To inspire youth of color—and particularly African American youth—to get outside, get active, and become stewards of our wild places, the National Outdoor Leadership School (NOLS) will run an expedition with African American participants who will attempt to summit Denali, the highest peak in North America, in June, 2013, the 100th anniversary of the first ascent of the peak. This journey will involve a group of role models in the African American outdoor community learning and using valuable leadership skills, including expedition behavior, communication, and tolerance for adversity and uncertainty, to work together toward achieving a common goal.
The longest and most strenuous day on Denali will be the summit day, a five-mile trip up and back to High Camp. Five miles is roughly equal to 10,000 steps. During the team’s ascent, NOLS has rallied organizations nationwide to take young people and families outdoors to hike their own “10,000 Steps to Denali” in outdoor spaces near their homes to commemorate this historic event.
More importantly, after the expedition our participants will tour public and charter schools, nonprofit institutions, outdoor outreach organizations, community organizations, and church groups nationwide on speaking engagements. These post-expedition speaking and media engagements will give these role models a platform to inspire youth of color to connect with America’s wild places and take on outdoor pursuits they never imagined possible—whether in recreation, education, policy, conservation, land management, or government.
Rising to 20,320 feet above sea level, Denali, also known as Mount McKinley, is the highest peak on the North American continent. Hudson Stuck’s expedition team made the first ascent of the main summit of Denali in 1913. The first woman to summit the peak was Barbara Washburn in 1947. A team of predominantly African Americans has yet to summit Denali.
NOLS provides transformational outdoor experiences for individuals from all communities and walks of life. At the heart of our philosophy is the belief that positive, ethical leaders change the world. NOLS teaches and nurtures these leadership skills, which are transferable to any aspect of our students’ lives, in the wilderness setting. We empower our students to feel like they can take on any challenge in the world, and ultimately give back to their own communities and to the wilderness. We inspire youth to fall in love with wild places and work to protect them. And we create positive role models—heroes—whom youth everywhere can emulate.
NOLS fosters these leaders by taking students ages 14 and up on extended wilderness expeditions into some of the most spectacular and remote locations, where they learn backcountry living skills, technical outdoor skills, leadership, environmental ethics, and how to enjoy nature responsibly. In 2011 more than 15,000 students enrolled at NOLS locations across the globe on expeditions ranging from 10 days to a full year in length.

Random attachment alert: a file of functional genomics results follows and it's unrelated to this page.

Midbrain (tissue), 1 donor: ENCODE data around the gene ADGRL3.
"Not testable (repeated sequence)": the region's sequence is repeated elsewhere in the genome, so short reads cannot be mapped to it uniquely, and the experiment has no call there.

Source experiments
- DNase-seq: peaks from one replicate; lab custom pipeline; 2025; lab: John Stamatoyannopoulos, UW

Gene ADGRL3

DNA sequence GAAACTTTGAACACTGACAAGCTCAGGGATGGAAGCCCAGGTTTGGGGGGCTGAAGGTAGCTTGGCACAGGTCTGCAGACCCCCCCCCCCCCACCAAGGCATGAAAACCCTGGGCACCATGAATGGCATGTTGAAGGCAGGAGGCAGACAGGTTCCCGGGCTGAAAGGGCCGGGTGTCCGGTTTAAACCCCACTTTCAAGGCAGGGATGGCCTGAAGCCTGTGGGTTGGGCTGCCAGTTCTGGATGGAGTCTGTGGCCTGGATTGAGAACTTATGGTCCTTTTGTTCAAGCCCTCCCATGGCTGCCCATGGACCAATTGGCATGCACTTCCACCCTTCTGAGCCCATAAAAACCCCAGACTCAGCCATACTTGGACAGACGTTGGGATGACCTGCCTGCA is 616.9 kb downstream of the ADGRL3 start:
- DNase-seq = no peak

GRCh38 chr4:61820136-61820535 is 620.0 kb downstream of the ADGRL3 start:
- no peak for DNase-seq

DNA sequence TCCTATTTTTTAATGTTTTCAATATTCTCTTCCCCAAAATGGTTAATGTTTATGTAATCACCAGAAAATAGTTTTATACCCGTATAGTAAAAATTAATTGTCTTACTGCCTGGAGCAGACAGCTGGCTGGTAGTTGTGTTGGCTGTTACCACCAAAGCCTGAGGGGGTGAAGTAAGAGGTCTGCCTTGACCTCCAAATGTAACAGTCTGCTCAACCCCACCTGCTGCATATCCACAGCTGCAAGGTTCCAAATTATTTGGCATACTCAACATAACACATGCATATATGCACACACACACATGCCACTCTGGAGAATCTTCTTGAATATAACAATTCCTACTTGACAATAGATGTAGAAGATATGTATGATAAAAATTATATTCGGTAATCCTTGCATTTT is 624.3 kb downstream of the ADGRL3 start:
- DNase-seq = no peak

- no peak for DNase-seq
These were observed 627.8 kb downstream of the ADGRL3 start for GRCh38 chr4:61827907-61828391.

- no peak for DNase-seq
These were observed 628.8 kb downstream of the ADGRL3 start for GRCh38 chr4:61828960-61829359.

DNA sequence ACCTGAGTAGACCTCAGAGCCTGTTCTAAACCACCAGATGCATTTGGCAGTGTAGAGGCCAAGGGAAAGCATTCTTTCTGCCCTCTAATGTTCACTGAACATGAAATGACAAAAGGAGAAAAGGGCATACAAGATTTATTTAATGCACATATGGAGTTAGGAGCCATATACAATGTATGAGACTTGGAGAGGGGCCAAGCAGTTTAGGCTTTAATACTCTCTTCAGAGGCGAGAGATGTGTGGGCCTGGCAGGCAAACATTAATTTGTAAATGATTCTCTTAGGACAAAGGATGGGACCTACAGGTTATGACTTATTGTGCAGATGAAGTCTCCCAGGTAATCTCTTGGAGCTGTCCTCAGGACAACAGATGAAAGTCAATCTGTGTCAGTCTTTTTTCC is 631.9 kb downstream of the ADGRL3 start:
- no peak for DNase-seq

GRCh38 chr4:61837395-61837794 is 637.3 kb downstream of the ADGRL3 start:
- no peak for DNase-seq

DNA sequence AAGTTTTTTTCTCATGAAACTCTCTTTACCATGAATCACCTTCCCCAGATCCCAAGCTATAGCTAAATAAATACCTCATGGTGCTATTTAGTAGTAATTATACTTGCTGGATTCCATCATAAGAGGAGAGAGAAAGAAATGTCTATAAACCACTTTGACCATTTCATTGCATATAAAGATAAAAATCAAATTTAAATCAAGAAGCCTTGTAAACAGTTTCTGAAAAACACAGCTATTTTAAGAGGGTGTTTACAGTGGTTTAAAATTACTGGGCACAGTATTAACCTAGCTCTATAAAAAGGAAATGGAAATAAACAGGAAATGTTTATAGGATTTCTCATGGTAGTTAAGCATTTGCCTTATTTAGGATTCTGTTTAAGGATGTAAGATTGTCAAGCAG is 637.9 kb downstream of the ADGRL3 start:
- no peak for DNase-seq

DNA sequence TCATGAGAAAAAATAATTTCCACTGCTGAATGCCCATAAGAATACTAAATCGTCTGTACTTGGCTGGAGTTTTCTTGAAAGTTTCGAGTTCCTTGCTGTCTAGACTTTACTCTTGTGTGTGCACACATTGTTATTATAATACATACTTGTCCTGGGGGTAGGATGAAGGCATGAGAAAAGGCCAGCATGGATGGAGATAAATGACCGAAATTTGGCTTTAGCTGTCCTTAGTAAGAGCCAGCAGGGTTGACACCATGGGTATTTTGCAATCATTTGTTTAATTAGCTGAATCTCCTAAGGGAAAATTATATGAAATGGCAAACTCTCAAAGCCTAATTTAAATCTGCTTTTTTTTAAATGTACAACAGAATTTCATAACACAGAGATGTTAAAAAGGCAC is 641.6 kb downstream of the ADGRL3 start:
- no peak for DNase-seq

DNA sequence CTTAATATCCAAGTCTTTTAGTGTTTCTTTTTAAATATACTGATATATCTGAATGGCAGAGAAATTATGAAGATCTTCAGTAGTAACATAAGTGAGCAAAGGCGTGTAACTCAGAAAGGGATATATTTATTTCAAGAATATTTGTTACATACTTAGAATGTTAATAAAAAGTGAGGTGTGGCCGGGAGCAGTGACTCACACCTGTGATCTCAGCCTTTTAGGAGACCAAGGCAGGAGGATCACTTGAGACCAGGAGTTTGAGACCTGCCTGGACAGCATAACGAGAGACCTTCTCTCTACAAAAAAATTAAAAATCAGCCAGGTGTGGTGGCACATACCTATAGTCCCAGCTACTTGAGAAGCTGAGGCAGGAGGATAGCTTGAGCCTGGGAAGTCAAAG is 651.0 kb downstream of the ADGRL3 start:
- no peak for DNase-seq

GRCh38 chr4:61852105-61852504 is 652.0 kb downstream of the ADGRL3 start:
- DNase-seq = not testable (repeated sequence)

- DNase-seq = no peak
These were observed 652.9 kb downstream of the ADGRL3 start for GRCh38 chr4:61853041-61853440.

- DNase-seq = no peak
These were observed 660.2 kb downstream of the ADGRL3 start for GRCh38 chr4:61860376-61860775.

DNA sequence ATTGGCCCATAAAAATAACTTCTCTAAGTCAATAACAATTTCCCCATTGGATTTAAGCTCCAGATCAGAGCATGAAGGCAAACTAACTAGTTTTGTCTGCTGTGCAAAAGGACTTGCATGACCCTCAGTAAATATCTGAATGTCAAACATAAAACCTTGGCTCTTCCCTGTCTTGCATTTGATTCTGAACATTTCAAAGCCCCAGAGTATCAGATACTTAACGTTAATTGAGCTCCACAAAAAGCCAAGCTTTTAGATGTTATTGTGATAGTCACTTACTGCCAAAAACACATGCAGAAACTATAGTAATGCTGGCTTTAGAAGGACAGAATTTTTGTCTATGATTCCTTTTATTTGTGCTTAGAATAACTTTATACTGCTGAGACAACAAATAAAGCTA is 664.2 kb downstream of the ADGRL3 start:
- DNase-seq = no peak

NOLS was the first commercial outfitter on Denali in 1971 and has regularly run expeditions on Denali since then. The success of NOLS’ Denali expeditions can be attributed to the fact that NOLS does not simply “guide” participants up the mountain. We run our Denali expedition like any other course, training participants to become technically versed in mountaineering skills while they acclimatize and running participants through the leadership progression so that by the end of the expedition, participants who merely followed the instructors become leaders. Today, NOLS runs up to two Denali expeditions every year.
Only a small percentage of our nation’s population of color are participating in the outdoors. Outdoor participation rates among African Americans, and especially kids in that demographic, remain the lowest in the nation. The health and well being of our increasingly diverse population—and especially our African American population—depend on their remaining active and engaging in nature.
The well being of our public lands is also tethered to people of color reconnecting to our wild places. By 2042, people of color will comprise the majority of the U.S. population. Americans of color are the future stewards of the extraordinary and wild lands we all cherish. As part of America’s up-and-coming majority, they will have a mounting influence on the protection of our wilderness. But without opportunities to experience our great outdoors or role models to inspire them to remain engaged in it, passionate voices from this increasingly diverse constituency won’t be heard.
The goal of the expedition is to engage a broader constituency in a public dialogue about diversity in the outdoors, specifically in the field of outdoor recreation and education—to raise awareness of the value of diversity in the outdoors and build a coalition in the outdoor industry that is dedicated to addressing the cultural challenges head-on.
As our nation’s demographics change and our next generation—comprised mostly of people of color—take the reins, their comprehension of the benefits of outdoor recreation to their quality of life and to the stewardship of our wilderness is vital, making Expedition Denali an unprecedented opportunity not only make history, but build a legacy.